Beef & Barley Vegetable Soup
- olive oil
- 1 lb chuck, cut into small cubes
- 1/2 small onion, diced
- 2 tsp crushed garlic
- 14 oz can diced tomatoes
- 6 to 8 cups of water
- 12 oz sliced carrots (frozen ok)
- 12 oz green beans (frozen ok)
- 3 stalks of celery, chopped
- 1/2 cup barley
- 1/4 tsp cayenne
- 1/2 tsp ground pepper
- 1/2 to 1 tsp salt (more as desired. I use salt-free canned tomatoes, so I usually add more salt)
- 2 bay leaves (remove before serving)
Heat oil in saucepan, sauté onions for 1 minute, add beef and brown on all sides, add garlic and sauté for 1 minute making sure not to burn the garlic. Add remaining ingredients** and bring to a low boil. Reduce heat and let simmer for 40 minutes to 1 hour, until barley is tender. Serve with biscuits or cornbread.
**Alternately – I blend tomatoes, and 6 oz of the carrots, 6 oz of the green beans, 2 stalks of the celery, 1 cup water into a smooth puree, to make a hearty base for the soup. Then I add the remaining veggies as directed above. I like the hearty stock.
I usually make this with ricotta as a base for shredded mozzarella, Parmesan, and provolone but decided to go with a bechamel this time just to see how it would work. I’ve been seeing the basic white sauce used in a few different lasagnas prepared on one of my TV cooking shows. I made one with 4 cups of milk and stirred the cheeses into that and added the ricotta just for the hell of it. Made a ton of cheese sauce thinking I’d make two pans but my lasagna noodle count was off so I packed one pan, slightly larger than my usual, as full as I could. Still had leftover cheese sauce.Freshly made lasagna, still warm from the oven, will slump all over the plate. I let mine rest for a half hour but it still oozed all over. Here’s a nice slice that’s firmed up overnight in the fridge. The green is chopped spinach that went into the white sauce. The tomato sauce has sausage in it but this would be just fine without any meat added if that’s your preference.Even just the one pan is way too much for the two of us so I divide it like so and slide it into the big freezer so I can vacuum seal the portions for later. They’ll keep a long time like that.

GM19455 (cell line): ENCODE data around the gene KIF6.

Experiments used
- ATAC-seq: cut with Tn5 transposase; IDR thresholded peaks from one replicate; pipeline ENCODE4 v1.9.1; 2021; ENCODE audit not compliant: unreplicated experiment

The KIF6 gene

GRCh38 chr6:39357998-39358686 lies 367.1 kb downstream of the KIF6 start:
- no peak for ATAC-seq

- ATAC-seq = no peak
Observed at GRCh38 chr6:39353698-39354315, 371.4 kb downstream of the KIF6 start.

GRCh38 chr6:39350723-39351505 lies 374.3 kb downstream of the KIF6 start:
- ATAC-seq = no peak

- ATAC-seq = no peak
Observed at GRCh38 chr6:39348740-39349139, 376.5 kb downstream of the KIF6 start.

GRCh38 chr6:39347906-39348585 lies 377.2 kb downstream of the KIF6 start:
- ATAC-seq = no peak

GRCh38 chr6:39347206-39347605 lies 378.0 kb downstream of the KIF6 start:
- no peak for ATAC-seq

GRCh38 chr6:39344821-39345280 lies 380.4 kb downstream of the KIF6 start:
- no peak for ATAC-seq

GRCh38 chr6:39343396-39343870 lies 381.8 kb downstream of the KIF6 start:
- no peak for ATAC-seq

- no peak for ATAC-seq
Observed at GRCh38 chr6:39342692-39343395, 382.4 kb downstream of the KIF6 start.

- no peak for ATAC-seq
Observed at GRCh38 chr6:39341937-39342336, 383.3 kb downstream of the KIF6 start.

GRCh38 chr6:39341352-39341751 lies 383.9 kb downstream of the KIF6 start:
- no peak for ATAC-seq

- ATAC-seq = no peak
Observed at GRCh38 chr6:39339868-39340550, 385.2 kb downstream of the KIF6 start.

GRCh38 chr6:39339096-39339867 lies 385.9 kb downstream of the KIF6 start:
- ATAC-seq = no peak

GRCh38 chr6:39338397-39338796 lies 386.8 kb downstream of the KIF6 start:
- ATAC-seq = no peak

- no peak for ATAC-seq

Not much to this one, I opened two cans of cannellini beans and a can of San Marzano tomatoes and dumped them into a pot in which I had browned some Italian sausages and sweated a diced onion in a little olive oil. I removed the sausages after they had cooked in the sauce for a while and sliced them, in the photo they have just been returned to the pot.
I was pretty sure there was an actual recipe for this dish. A search for white beans + tomatoes + sausage + recipe found several. I noted that this recipe called for sage as a seasoning so I added some rubbed sage. I already had bay leaves and some marjoram and dried basil and the garlic in mine.